- Close the jar and set in a cool, relatively dark space for 6 weeks. Keep an eye on it to make sure nothing strange happens. I’m not sure what would happen, but…you never know. The vinegar will start to darken on day one due to the peppercorns and will continue to darken for a few days. Do not worry, this is suppose to happen.
Six weeks later
- Sterilize the vinegar jars in a hot water bath for about 5 minutes. Remove and let air dry.
- From the cucumber vinegar jar, remove the onion and store in a glass jar in the refrigerator. Use the pickled cucumber-flavored onion for salads.
- Line a large colander with cheese cloth and place it over a large, non-metallic bowl. Pour the vinegar from the jar through the cheesecloth. Do NOT squeeze the cucumber. It will make the vinegar cloudy. Just let it sit until no more vinegar is dripping into the bowl.
- If you feel you need to strain the vinegar twice, then do so. It should be relatively clear. You could always strain through a coffee filter the second time if needed.
- Discard the cucumbers and the peppercorns.
- Using the funnel, fill the vinegar jars and seal. Label with name and date.
The Peppercorns – It’s best to use a mix of peppercorns. I’ve use a tricolor blend of black, white and pink peppercorns and bi-color blend of black and white. This year I had black peppercorns and some Sichuan Peppercorns from Season with Spice (the red peppercorns at the top of the jar). These are amazing peppercorns and I think they are going to contribute a wonderful bite to this vinegar. Season with Spice’s description of them is spot on: a “simultaneous numbing, tongue-tingling, party-in-your-mouth sensation that you experience from trying even one of these small, russet-colored spices.” I’ve been using these peppercorns to top salads and sauteed vegetables, but my favorite has been grinding a generous amount on fresh tuna steaks along with sesame seeds and garlic powder; a quick sear (3 minutes/side) and you have a tasty piece of fish! Thank you Season With Spice for these great peppercorns and all of your wonderful spices!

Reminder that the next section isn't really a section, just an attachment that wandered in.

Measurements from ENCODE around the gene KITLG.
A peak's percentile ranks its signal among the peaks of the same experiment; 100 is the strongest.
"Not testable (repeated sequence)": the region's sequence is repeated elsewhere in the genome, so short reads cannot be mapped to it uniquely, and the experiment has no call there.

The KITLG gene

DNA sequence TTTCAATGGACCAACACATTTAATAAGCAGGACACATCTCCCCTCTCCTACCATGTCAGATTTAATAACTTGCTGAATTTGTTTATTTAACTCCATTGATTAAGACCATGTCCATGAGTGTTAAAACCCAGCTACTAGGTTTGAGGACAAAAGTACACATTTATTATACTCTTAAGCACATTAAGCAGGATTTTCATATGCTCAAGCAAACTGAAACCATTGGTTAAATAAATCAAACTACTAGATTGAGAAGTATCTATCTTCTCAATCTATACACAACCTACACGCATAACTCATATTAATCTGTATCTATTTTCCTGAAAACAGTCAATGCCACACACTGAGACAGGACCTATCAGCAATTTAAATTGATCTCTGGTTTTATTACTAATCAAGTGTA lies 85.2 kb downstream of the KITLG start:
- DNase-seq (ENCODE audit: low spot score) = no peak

The Vinegar Jars – I always repurpose soy sauce jars and other vinegar jars for infused vinegars and oils. Grolsch Beer bottles also make excellent vinegar jars. They have the ceramic lid with the rubber gasket, so they’re perfect for vinegars. Really any jar with a plastic or ceramic top or a cork stopper would work. Just stay away from metal.
The Finished Product – It’s been six weeks and now we have the finished product. This batch yielded two nice jars of vinegar.
How to use – Use this peppered cucumber vinegar in place of white wine vinegar for salad dressings and salads that would benefit from a robust flavor of cucumber. I say robust because this infused vinegar is just that. It has a strong peppery cucumber flavor that is perfect for a variety of salads – both vegetable and fruit salads.
Here is my favorite salad dressing using this vinegar. Use with a variety of salads or just pour over some cucumber slices and tomatoes.
Peppered Cucumber Salad Dressing (Salad for 2)
1 tsp. Dijon or creole mustard
1 tsp. honey
1 Tbsp. Peppered Cucumber Vinegar
1/2 tsp. water (helps the maintain the emulsion)
2 to 3 Tbsp. Extra-virgin Olive Oil
Whisk all ingredients together in a bowl and pour over a simple salad.
You can use this same combination of ingredients to make a salad dressing using any type vinegar you choose.
Other infused oils and vinegars: